Apparently, Trump is giving a lot of thought to how he might handle the ongoing probe into his campaign's contacts with Russian officials.

A few days ago Trump and his legal team discussed his power to pardon aides, family members -- and even himself if it’s determined that he acted illegally.

It’s “Rubbish, comments Robert Reich. No person is above the law in the United States. No one can get away with violating the law by pardoning himself or his family members. No president has the complete power to pardon, because no president is above the law. That’s why we have a Constitution.”

In Saturday’s 10 tweets Trump commented not only about pardons, but about former presidential rival Hillary Clinton, his son Don Jr., health care, the USS Gerald Ford, the attorney general, and other issues as well.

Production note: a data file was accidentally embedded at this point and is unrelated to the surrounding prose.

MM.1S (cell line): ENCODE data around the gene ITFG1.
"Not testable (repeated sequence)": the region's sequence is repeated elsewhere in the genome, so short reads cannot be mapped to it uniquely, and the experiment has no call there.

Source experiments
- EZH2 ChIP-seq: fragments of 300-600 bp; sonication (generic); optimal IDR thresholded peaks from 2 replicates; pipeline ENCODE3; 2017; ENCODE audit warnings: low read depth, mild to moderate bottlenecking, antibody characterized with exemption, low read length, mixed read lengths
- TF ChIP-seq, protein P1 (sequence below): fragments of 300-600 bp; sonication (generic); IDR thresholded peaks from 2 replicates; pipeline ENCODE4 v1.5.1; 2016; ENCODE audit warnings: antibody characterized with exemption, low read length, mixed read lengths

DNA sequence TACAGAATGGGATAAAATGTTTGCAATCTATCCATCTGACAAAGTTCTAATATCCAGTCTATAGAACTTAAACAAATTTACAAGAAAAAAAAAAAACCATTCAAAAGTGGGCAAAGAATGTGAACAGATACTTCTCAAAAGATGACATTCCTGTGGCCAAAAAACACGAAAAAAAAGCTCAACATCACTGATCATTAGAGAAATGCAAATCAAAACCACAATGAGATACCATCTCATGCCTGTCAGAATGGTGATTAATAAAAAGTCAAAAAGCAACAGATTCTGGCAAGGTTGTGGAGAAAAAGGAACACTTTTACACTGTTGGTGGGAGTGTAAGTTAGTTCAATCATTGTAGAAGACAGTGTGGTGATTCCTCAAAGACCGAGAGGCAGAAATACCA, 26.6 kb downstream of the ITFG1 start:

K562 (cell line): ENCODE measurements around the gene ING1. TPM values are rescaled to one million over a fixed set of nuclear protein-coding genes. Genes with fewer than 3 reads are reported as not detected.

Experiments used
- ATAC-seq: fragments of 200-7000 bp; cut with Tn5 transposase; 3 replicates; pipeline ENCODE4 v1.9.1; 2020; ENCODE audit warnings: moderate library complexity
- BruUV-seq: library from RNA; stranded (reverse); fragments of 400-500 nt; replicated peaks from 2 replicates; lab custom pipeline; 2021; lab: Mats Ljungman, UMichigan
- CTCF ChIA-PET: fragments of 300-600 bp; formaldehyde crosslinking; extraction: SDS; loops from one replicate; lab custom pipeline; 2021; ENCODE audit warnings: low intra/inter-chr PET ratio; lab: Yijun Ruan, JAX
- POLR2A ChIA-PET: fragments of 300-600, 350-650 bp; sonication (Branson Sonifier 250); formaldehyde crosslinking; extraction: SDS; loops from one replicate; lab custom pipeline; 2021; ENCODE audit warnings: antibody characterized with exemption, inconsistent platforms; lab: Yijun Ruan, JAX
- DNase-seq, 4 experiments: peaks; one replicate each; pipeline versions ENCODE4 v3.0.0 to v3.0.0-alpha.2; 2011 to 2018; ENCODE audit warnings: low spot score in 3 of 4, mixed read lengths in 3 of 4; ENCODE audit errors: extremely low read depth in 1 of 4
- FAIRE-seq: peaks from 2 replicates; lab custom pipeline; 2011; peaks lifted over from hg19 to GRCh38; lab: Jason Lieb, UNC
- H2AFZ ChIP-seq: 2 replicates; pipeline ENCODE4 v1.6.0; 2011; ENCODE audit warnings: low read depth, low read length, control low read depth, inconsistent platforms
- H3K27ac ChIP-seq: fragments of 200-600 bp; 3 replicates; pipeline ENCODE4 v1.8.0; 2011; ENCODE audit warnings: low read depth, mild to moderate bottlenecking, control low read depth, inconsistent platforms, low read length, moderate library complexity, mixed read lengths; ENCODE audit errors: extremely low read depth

By Darlene Superville

Saturday, July 22, 2017

USA Today -- In break with Trump, top Intel, Homeland Security officials affirm Russia's election meddling

President Trump still won't say whether he believes the Russian government meddled in the 2016 presidential election. But his top intelligence and homeland security officials this week affirmed the intelligence community's unqualified assessment that it did.

Trump’s counter-terrorism adviser Thomas Bossert said there was no reason to doubt the findings.

So why doesn’t Trump unequivocally agree with the findings of intelligence agencies? Why does Trump have such a clear affinity for Russian President Vladimir Putin, and why does he object to an investigation that will vindicate him of any wrongdoing?

Now that we have affirmation of meddling in the election, they are some of the remaining questions that need to be answered.

Homeland Security Secretary John Kelly

By Kevin Johnson